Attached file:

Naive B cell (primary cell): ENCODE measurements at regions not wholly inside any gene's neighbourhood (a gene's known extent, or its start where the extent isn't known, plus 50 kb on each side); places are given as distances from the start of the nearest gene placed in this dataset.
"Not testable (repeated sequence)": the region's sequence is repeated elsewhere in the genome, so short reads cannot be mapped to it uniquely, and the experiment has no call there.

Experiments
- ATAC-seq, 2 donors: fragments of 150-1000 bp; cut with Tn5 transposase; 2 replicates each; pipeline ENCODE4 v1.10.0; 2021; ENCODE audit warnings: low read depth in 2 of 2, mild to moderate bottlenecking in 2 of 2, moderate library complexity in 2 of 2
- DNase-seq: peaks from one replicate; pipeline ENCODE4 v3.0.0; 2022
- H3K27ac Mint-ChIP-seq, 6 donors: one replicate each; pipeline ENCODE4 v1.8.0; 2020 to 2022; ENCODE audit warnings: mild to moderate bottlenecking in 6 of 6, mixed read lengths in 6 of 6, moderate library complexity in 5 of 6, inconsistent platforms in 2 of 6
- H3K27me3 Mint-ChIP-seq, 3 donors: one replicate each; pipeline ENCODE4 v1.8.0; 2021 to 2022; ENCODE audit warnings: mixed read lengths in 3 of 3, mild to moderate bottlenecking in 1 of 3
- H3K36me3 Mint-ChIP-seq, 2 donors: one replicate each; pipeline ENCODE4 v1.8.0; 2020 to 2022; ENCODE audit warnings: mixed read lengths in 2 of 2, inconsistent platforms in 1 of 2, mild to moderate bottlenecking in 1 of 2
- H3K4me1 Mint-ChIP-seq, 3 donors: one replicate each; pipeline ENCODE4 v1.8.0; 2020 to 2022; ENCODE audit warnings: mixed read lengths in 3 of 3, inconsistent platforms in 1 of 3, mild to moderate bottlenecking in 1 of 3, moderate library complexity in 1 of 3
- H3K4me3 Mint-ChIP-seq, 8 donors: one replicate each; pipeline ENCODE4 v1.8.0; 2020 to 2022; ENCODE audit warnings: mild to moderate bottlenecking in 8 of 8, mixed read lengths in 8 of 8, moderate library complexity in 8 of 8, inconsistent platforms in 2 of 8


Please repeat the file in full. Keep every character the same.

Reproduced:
Naive B cell (primary cell): ENCODE measurements at regions not wholly inside any gene's neighbourhood (a gene's known extent, or its start where the extent isn't known, plus 50 kb on each side); places are given as distances from the start of the nearest gene placed in this dataset.
"Not testable (repeated sequence)": the region's sequence is repeated elsewhere in the genome, so short reads cannot be mapped to it uniquely, and the experiment has no call there.

Experiments
- ATAC-seq, 2 donors: fragments of 150-1000 bp; cut with Tn5 transposase; 2 replicates each; pipeline ENCODE4 v1.10.0; 2021; ENCODE audit warnings: low read depth in 2 of 2, mild to moderate bottlenecking in 2 of 2, moderate library complexity in 2 of 2
- DNase-seq: peaks from one replicate; pipeline ENCODE4 v3.0.0; 2022
- H3K27ac Mint-ChIP-seq, 6 donors: one replicate each; pipeline ENCODE4 v1.8.0; 2020 to 2022; ENCODE audit warnings: mild to moderate bottlenecking in 6 of 6, mixed read lengths in 6 of 6, moderate library complexity in 5 of 6, inconsistent platforms in 2 of 6
- H3K27me3 Mint-ChIP-seq, 3 donors: one replicate each; pipeline ENCODE4 v1.8.0; 2021 to 2022; ENCODE audit warnings: mixed read lengths in 3 of 3, mild to moderate bottlenecking in 1 of 3
- H3K36me3 Mint-ChIP-seq, 2 donors: one replicate each; pipeline ENCODE4 v1.8.0; 2020 to 2022; ENCODE audit warnings: mixed read lengths in 2 of 2, inconsistent platforms in 1 of 2, mild to moderate bottlenecking in 1 of 2
- H3K4me1 Mint-ChIP-seq, 3 donors: one replicate each; pipeline ENCODE4 v1.8.0; 2020 to 2022; ENCODE audit warnings: mixed read lengths in 3 of 3, inconsistent platforms in 1 of 3, mild to moderate bottlenecking in 1 of 3, moderate library complexity in 1 of 3
- H3K4me3 Mint-ChIP-seq, 8 donors: one replicate each; pipeline ENCODE4 v1.8.0; 2020 to 2022; ENCODE audit warnings: mild to moderate bottlenecking in 8 of 8, mixed read lengths in 8 of 8, moderate library complexity in 8 of 8, inconsistent platforms in 2 of 8